A new report by the Department of Energy’s Lawrence Berkeley National Laboratory (Berkeley Lab) examined the headwater regions of California’s ten major reservoirs, representing half of the state’s surface storage, discovered each could experience a 79% decline in peak snowpack water volume by 2100.
Berkeley Lab used supercomputers to investigate current warming trends and carbon emissions.
Scientists analyzed how a future warmer world would affect “snowpack upstream of 10 major reservoirs — three in Northern California, three in Central California, and four in Southern California. The reservoirs are Shasta, Oroville, Folsom, New Melones, Don Pedro, Exchequer, Pine Flat, Terminus, Success, and Isabella,” said The Mercury News.
By 2039 to 2059, the snowpack runoff could drop by 54%, the study determined, and then 79% from 2079 to 2099. The study noted that three northernmost reservoirs, Shasta, Oroville and Folsom, could see an 83% reduction, by 2100.
Alan Rhoades, a postdoctoral fellow at Berkeley Lab and lead author of the study, said his team of researchers found that peak runoff could come four weeks earlier by 2100, at the beginning of March rather than April 01.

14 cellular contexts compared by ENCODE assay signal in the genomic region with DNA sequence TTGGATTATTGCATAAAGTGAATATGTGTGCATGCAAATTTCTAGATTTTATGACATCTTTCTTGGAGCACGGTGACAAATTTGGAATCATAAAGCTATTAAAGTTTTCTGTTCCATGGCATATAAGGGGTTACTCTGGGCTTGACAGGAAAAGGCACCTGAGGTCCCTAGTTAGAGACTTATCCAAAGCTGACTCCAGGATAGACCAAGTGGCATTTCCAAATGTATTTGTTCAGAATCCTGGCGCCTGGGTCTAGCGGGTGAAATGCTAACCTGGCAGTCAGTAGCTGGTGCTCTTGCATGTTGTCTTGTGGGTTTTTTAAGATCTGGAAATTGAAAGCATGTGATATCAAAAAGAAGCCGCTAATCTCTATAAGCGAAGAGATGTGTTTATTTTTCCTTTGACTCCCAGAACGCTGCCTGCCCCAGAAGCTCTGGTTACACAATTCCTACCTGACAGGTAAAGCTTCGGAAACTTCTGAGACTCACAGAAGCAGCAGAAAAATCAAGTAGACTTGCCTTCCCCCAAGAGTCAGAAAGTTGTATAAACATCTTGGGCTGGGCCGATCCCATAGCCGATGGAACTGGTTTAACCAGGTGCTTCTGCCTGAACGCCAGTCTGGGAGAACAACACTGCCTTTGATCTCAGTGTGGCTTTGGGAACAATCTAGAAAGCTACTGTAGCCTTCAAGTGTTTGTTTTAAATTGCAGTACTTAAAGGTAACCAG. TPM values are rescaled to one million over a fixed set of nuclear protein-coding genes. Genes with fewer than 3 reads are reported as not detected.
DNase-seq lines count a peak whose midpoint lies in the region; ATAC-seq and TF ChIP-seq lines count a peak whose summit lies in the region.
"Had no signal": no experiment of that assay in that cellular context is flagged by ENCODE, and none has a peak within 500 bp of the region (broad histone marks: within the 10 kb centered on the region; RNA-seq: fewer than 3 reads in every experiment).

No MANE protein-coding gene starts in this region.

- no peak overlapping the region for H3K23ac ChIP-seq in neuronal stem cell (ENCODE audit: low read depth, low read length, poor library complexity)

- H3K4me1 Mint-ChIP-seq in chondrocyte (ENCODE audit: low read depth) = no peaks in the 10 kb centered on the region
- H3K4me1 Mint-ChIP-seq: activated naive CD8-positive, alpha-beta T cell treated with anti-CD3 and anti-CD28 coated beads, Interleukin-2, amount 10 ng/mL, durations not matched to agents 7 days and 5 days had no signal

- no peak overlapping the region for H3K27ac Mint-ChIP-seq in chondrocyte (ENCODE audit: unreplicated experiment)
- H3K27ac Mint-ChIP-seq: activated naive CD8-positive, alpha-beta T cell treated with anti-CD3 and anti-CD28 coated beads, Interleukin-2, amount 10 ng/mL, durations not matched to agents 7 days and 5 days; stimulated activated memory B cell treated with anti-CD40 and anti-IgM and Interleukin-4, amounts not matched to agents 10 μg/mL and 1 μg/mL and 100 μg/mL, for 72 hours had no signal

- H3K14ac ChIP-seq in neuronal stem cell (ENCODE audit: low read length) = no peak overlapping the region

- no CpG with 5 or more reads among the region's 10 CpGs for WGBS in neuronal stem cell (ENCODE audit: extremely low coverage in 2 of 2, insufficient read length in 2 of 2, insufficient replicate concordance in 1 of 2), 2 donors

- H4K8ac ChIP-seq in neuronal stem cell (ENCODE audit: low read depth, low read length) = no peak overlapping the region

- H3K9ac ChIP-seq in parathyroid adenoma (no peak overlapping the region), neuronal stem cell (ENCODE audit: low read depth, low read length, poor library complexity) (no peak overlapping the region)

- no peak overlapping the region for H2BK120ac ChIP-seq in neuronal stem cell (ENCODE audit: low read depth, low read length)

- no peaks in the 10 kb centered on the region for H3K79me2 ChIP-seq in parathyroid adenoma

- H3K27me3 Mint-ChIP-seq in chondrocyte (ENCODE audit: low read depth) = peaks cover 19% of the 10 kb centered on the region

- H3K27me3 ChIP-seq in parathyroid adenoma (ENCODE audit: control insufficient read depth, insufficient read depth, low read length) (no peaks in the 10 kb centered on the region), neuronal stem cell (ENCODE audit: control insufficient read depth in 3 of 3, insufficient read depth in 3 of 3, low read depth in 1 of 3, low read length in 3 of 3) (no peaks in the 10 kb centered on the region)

Mountain snowpack is a significant source of water for California: “Our precipitation is really intermittent and extremes-driven,” Rhoades said. “We get 50% of our annual precipitation in five to 15 days, or one to two weeks. Our water demand is highest during the summer months when we don’t get a lot of precipitation, so we really rely on mountain snowpack as a stopgap for our water supply.”
“So as the world continues to warm, these storms will get even warmer and won’t readily get to freezing, whereby you could have snowfall or snow accumulation and the persistence of snow on the surface,” he said.
As a result of warmer weather, the amount of snow is projected to decrease while rain could increase. The study noted that it did not look at rainfall, only mountain snowpack.
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